The District of Hope’s plows have been on the streets since Wednesday, yet one resident says the cities priority areas for snow removal are flawed.
With a winter storm warning in place, residents of Hope are coping with continuous snowfall. Environment Canada predicts five to 10 centimetres throughout the day Friday, with a risk of freezing rain and up to 25 centimetres of snow overnight.
Perry Madsen, manager of public works for the District of Hope, said vehicles begin to plow streets as soon as snow starts falling. Crews have been out since Wednesday, Madsen said, with seven staff working 14-hour shifts during the day and two staff working 12-hour shifts at night.
Contractors are plowing sidewalks and carting snow off of Wallace St. at night, Madsen added.
As of Thursday noon, Madsen said the district had covered nearly all of Hope’s streets. He said it takes 36 hours to clear all of Hope including Silver Creek and Kawkawa Lake areas.
Resident George Rice said a steep street beside his house, Glenaire Drive, was not plowed until 10 to 11 p.m. Wednesday. By early afternoon Thursday, Rice said there was a foot of snow on the street and the roads were impassable. He did not see another plow until late afternoon Thursday.
A resident of Hope for over 30 years, Rice said he has seen the quality of snow removal decline over the years. After a difficult winter last year, Rice said he wants to see the city consult with residents before they decide which streets are a priority.
“I just want to emphasize, I’m not complaining about the guys doing the work. The guys driving the trucks, I’m sure, are doing their darndest. They’re working long hours and when they do show up they’re doing a good job,” he said.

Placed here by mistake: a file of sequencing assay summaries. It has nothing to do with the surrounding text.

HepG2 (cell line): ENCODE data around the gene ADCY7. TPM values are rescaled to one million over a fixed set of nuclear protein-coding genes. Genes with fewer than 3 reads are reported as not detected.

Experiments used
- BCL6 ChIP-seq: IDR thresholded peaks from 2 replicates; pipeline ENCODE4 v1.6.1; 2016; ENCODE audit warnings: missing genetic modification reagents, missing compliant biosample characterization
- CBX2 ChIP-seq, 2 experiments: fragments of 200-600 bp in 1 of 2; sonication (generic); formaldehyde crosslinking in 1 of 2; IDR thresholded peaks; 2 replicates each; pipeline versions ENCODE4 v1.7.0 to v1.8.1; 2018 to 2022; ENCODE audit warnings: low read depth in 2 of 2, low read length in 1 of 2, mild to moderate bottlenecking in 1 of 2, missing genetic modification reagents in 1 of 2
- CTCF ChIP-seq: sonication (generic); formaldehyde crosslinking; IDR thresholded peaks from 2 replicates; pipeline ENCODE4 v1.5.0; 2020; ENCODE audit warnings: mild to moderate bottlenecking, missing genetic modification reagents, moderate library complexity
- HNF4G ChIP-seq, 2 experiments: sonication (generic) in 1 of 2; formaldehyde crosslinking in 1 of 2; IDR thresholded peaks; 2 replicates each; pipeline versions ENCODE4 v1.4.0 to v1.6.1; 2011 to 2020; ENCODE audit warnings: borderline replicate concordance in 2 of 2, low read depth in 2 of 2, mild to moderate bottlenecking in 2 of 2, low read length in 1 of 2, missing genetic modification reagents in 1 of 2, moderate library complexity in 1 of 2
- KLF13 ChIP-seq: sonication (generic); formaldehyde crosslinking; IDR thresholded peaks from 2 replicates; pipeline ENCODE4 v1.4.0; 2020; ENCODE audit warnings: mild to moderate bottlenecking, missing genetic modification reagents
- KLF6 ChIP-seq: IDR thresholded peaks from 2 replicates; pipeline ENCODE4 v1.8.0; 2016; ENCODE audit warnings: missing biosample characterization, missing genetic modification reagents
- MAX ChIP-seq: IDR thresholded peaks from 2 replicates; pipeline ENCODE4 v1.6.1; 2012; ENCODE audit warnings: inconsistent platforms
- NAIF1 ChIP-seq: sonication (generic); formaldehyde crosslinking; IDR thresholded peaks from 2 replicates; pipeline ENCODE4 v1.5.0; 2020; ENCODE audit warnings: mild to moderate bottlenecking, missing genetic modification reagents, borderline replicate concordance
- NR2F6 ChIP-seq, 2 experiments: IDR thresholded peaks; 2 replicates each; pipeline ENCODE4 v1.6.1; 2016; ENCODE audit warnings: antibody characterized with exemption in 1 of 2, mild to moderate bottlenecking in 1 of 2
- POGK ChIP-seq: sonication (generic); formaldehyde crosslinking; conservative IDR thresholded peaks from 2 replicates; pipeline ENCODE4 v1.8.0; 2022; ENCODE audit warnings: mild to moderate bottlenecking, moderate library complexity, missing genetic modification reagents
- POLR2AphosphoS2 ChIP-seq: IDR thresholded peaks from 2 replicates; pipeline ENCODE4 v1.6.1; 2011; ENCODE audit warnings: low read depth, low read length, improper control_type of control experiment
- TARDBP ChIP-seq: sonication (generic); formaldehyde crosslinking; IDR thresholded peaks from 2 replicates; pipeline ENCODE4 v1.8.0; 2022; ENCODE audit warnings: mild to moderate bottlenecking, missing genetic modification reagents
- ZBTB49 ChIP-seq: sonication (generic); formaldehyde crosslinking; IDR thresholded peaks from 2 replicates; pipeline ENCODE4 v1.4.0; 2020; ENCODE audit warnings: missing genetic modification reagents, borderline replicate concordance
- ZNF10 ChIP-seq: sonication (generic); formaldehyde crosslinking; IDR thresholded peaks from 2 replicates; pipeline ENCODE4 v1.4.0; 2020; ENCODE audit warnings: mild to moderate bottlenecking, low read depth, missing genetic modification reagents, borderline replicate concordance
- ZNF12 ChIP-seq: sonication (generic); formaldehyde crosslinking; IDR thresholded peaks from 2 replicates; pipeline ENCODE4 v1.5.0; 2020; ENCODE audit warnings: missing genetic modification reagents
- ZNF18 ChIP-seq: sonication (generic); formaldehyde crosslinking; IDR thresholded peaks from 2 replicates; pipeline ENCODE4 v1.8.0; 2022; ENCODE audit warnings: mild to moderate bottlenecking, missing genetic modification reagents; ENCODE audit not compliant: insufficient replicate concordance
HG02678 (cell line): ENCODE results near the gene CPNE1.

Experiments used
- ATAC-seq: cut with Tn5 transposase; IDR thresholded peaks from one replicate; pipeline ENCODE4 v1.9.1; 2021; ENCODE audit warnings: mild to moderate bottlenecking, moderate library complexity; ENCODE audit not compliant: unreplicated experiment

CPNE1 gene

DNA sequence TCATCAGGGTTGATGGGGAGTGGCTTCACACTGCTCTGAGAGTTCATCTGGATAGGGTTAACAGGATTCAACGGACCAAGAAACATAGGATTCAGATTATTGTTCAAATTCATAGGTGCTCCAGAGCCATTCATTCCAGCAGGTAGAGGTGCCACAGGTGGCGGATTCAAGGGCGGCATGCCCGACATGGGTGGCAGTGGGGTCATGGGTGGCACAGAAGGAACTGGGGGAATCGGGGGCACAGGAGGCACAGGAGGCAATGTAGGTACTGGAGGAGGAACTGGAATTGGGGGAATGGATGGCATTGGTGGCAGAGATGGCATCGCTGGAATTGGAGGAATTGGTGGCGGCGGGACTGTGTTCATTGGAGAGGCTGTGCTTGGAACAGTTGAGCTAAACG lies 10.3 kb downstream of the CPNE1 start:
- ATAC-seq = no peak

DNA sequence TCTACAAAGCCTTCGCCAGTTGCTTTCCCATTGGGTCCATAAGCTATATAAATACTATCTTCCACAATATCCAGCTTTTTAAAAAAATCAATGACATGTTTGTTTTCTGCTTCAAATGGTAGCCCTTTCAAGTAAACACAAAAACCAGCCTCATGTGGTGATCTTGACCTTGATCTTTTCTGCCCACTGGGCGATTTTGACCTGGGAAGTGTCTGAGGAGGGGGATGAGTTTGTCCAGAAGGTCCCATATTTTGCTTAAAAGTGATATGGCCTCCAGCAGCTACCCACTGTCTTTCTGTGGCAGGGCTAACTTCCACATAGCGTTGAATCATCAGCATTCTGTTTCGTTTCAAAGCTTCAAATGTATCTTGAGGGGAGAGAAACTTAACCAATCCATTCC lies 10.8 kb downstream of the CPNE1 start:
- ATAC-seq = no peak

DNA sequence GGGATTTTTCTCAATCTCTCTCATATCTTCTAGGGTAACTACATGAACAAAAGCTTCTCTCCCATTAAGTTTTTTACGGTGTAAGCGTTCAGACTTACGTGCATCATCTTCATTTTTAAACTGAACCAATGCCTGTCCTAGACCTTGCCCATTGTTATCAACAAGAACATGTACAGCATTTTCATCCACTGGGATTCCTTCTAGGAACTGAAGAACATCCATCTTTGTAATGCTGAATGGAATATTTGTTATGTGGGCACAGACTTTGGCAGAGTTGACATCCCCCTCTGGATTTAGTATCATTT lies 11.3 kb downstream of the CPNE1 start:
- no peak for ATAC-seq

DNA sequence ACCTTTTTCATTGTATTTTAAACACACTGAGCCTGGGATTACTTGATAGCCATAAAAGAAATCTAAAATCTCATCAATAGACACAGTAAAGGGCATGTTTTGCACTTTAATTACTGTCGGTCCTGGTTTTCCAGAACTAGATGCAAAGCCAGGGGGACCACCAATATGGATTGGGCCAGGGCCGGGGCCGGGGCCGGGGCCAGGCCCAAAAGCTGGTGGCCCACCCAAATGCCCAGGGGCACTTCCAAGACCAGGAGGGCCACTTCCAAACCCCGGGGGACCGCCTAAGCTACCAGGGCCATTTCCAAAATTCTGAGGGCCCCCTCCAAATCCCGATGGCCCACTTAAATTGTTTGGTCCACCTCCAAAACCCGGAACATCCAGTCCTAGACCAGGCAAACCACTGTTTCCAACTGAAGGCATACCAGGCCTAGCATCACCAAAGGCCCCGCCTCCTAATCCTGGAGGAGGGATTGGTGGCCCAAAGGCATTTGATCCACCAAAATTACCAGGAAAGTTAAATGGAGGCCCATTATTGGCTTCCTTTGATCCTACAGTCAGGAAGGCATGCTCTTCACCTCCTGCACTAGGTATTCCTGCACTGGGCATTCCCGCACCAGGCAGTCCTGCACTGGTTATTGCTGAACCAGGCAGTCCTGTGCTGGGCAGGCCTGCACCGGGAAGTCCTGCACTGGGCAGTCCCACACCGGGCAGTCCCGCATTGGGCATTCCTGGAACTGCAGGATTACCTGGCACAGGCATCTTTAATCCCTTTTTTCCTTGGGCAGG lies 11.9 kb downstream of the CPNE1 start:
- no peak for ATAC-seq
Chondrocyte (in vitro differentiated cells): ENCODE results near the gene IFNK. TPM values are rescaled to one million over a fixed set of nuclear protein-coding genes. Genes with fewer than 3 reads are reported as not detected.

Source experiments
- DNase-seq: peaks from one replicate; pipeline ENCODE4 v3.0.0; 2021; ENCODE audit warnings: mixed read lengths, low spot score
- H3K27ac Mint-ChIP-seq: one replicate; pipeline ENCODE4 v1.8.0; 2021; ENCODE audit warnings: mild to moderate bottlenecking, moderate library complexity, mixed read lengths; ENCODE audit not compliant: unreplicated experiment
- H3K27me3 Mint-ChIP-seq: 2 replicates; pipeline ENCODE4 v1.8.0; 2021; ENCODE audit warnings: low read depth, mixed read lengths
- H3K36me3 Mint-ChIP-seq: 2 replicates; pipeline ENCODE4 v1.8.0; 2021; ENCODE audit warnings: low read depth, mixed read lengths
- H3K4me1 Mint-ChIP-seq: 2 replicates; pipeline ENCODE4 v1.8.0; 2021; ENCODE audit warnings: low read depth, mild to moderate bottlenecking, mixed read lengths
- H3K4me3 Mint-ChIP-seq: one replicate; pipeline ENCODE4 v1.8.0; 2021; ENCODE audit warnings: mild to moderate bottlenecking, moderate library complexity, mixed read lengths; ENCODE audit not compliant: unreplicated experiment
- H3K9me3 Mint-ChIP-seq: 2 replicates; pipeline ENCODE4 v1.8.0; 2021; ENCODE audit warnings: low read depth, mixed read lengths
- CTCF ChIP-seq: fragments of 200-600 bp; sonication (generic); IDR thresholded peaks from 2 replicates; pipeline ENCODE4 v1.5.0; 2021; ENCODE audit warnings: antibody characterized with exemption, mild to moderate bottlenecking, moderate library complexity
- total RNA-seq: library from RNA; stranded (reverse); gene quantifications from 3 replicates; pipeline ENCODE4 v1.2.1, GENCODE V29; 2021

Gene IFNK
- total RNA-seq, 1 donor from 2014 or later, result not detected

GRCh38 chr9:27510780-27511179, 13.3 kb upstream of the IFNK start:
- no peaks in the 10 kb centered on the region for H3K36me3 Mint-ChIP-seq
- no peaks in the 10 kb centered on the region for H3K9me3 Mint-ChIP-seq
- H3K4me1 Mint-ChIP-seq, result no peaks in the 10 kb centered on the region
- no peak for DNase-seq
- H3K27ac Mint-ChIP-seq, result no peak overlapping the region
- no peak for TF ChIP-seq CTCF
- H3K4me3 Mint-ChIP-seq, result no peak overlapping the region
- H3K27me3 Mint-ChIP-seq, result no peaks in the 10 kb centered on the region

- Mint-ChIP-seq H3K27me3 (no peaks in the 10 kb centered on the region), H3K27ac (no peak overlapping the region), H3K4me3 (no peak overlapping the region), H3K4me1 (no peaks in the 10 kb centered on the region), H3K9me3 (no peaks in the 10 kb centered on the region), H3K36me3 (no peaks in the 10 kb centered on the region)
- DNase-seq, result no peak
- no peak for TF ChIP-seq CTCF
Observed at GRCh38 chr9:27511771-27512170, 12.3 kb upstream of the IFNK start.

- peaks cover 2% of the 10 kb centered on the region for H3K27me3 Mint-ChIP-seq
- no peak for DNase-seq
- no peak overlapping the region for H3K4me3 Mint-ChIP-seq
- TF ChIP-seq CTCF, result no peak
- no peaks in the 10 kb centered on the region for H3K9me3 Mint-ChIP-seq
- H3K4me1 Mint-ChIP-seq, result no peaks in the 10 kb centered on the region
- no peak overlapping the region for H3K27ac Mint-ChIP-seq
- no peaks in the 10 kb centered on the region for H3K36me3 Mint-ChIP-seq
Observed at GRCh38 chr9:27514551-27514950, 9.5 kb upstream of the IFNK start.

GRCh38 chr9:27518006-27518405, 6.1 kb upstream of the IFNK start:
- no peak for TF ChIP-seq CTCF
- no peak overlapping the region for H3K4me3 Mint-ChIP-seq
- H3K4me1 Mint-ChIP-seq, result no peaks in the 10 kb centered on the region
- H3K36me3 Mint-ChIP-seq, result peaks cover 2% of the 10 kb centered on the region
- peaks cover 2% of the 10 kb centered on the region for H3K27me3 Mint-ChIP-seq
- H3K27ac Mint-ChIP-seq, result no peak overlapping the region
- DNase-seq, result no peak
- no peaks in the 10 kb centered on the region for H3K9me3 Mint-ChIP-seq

“But the overall plan, you either don’t have enough equipment and people or you’re putting it in the wrong area when someone has to go 16-17 hours snowed in.”
Madsen urged residents to be patient as crews plow the roads today and into the weekend. He said the district has been getting many non-emergency calls, which take manpower away from the snow removal effort.
“Unless it’s a medical emergency or that type of event that you have to get out, please refrain and understand that we’re doing our best,” he said. “Once the snow has stopped and the street hasn’t been cleaned for 24 hours, then give us a call.”
Madsen said residents can help move the snow removal process along by moving cars off the street, especially at night, and making sure to put winter tires or chains on to avoid getting stuck on roads.
See the Jan. 4 print edition of the Hope Standard to read more about the District of Hope’s snow removal policy and priority areas.